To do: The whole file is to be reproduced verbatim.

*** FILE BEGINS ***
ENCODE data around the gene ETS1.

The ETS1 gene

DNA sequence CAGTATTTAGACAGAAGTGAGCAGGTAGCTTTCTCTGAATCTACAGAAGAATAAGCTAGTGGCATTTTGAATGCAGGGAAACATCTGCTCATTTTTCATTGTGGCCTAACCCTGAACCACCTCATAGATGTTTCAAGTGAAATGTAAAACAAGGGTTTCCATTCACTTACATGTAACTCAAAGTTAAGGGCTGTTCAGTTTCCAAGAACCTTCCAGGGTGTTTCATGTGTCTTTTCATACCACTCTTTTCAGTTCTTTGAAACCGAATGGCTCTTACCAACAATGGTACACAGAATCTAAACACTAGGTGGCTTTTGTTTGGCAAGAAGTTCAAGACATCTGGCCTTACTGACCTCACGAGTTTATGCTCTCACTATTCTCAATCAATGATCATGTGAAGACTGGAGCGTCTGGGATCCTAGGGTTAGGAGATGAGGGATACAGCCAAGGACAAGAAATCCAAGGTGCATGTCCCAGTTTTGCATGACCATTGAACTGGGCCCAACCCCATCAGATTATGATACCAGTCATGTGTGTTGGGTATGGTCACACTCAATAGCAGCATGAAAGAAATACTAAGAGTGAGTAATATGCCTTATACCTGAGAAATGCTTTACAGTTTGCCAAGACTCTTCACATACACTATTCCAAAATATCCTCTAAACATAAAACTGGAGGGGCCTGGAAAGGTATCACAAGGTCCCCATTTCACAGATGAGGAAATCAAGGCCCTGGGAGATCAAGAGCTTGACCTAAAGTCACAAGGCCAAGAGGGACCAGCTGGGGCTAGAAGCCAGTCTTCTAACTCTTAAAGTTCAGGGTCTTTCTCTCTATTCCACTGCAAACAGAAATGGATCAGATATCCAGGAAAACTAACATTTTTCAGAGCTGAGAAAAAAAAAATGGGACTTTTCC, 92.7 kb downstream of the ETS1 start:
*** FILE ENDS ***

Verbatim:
ENCODE data around the gene ETS1.

The ETS1 gene

DNA sequence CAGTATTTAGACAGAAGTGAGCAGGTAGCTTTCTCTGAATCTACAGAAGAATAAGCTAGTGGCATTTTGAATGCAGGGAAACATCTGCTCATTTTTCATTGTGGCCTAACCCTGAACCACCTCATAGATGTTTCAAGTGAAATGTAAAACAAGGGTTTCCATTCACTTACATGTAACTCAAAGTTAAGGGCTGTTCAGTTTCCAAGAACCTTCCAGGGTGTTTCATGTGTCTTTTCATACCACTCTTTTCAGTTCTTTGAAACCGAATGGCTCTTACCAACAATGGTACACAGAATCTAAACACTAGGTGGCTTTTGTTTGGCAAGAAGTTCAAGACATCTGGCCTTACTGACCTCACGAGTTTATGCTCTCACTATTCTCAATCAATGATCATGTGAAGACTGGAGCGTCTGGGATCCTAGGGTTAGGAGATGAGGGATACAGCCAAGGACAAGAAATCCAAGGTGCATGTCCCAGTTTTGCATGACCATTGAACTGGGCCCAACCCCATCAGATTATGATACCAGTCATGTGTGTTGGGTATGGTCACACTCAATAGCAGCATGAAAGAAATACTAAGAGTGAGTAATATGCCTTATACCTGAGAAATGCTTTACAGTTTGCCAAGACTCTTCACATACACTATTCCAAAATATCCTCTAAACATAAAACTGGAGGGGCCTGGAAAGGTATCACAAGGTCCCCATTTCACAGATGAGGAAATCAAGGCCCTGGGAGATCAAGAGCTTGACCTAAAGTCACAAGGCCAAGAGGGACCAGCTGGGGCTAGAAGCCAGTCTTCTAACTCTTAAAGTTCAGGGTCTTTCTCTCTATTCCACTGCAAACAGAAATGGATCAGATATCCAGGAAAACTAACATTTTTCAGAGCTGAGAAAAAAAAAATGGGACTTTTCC, 92.7 kb downstream of the ETS1 start: